I was first exposed to the National Lacrosse League in 2008 when the local team, the Calgary Roughnecks offered the public a very cheap game to introduce them to the sport and maybe turn some of them into regular ticket holders. The game was a cheap $3 and did what it was supposed to do. It introduced me to a cool spectator sports that has all the thrills, the fights, the scoring, the strategy and the action of ice hockey, basketball and football. I became a fan, but didn’t follow through right away.
I went to a few games afterwards at full price but never committed particularly to supporting the local Calgary Roughnecks. What I liked about that very first game was the speed. Indoor lacrosse is fast and the change of player smoother than ice hockey. Lacrosse is Canada’s national sport. No, unlike what everyone thinks, it’s not hockey. Lacrosse was invented centuries ago by native tribes to settle disputes and wars, kinda peacefully. They use a stick with a net to shoot a ball down the enemy’s nest. Indoor lacrosse, which is popularized by the National Lacrosse League, is played on a field the size of a hockey rink. 2011 is the National Lacrosse League’s 25th season. This league is a bit more precarious than other ones in other sports. For example, teams come and go frequently. A player’s average salary is usually less than $15,000 per year. There are far fewer teams – 10 in 2011 and the number of game is less than 20 per team.
Yet, the National Lacrosse League has everything it needs to become a major contender as a North American spectator sport. It’s got a video game, and a few more coming over several platforms. It’s got a mix of television broadcast deals. It’s an easy sport to follow and understand and it moves real fast. What I realize about lacrosse as a spectator sport, is that it’s like hockey, football and basketball having a baby (don’t ask how). The baby would be lacrosse which has the best parts of the other sports while being much more older. Lacrosse teams are cheaper for smaller town to host too. I don’t know how much franchises are worth, but the asking price is nowhere near a football team or a hockey one. The expenditure on facilities is also cheaper for indoor lacrosse. It uses the exact same facilities used for ice hockey, but with a covered floor on top of the ice. No need to build a dedicated lacrosse stadium, if you have one for hockey that’s large enough.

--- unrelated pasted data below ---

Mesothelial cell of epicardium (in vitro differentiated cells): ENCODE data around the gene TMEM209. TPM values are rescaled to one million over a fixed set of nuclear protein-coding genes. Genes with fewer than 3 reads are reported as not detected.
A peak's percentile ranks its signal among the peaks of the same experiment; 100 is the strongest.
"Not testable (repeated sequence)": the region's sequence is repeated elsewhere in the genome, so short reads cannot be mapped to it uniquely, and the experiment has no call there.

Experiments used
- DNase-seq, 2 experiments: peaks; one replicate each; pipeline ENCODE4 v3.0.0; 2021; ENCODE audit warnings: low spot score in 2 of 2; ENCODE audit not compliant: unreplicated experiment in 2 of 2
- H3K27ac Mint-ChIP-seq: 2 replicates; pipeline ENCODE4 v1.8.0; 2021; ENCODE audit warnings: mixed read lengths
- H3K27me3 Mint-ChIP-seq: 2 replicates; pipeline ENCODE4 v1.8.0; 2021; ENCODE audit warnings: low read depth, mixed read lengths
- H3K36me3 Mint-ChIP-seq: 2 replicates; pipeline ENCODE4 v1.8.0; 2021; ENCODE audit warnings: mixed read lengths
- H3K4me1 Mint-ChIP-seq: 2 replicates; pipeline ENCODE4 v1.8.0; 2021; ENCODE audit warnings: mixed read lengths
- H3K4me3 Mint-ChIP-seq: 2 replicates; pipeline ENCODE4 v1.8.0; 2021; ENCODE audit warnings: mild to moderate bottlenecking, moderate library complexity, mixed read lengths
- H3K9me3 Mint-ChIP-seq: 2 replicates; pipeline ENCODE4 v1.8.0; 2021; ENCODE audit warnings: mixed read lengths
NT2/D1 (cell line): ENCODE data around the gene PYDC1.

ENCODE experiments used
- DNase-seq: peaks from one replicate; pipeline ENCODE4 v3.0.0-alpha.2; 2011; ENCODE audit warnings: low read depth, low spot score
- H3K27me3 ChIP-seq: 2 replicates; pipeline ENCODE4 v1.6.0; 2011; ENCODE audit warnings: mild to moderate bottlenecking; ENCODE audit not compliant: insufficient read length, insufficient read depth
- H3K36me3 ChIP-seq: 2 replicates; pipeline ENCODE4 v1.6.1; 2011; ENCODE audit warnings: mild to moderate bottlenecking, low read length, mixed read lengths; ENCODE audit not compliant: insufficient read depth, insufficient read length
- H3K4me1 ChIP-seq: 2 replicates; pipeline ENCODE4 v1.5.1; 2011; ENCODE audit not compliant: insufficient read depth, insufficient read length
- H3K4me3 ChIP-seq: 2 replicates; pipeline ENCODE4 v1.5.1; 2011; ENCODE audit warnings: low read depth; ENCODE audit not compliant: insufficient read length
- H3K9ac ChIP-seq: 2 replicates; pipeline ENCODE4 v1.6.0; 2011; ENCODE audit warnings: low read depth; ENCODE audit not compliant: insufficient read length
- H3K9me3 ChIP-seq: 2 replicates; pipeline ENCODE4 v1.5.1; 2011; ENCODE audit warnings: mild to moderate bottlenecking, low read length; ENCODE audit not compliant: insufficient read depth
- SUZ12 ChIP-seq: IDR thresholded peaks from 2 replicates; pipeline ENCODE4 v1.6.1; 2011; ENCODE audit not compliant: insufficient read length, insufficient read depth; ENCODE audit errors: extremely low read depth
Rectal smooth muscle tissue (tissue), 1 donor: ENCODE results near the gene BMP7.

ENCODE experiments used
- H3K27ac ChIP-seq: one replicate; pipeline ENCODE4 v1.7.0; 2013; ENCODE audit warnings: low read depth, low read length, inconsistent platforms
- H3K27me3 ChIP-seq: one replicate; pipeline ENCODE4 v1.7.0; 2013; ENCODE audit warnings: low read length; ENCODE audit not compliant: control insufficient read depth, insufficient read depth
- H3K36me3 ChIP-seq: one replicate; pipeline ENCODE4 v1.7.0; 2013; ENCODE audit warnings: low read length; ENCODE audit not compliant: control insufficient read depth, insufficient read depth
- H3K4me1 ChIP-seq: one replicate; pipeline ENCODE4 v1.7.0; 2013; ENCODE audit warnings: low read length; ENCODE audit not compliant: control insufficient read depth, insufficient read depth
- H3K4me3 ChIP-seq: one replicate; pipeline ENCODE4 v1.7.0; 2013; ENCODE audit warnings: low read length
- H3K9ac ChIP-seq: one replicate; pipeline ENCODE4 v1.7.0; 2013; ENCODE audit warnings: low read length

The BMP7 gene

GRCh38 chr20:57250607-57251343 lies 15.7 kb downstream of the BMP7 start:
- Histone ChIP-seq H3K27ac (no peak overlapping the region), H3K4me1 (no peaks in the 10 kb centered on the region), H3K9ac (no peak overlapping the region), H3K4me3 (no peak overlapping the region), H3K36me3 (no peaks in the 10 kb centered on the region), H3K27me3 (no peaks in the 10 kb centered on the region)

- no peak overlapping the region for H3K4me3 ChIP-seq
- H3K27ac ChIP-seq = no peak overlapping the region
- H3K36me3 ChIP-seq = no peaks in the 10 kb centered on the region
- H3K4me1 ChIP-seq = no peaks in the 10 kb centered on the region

In Calgary, they play rock and roll throughout the game and the announcers make sure they boost the crowd extensively. There’s less fights than in hockey per game, but when there’s a good one, the gloves are off and the crowd will go wild. The best part of lacrosse is the strategy. Players from opposing teams can’t step inside the crease around the goal of the other team. Some tricks that have earned some players the name of “Superman” was to go behind the net, jump in the air and score a goal inside the goal while not touching the ground and landing badly, but still scoring! Passing the ball around to your fellow team players involves more strategy than hockey and football. Beautiful passes, where the player used his brain are frequent.
As for my local team, the Calgary Roughnecks, they are winning. Their offense is their best asset and they will score multiple goals sometimes in less than a minute successively to the chagrin of the other team. Although the season is almost over, if you live in Boston, Buffalo, Philadelphia, Rochester, Toronto, Calgary, Denver, Edmonton, St-Paul and Minneapolis, and Seattle, be sure to check out your local indoor lacrosse team and support them. You may find a new and affordable spectator sport that combines all you like from hockey, basketball and football in one convenient package.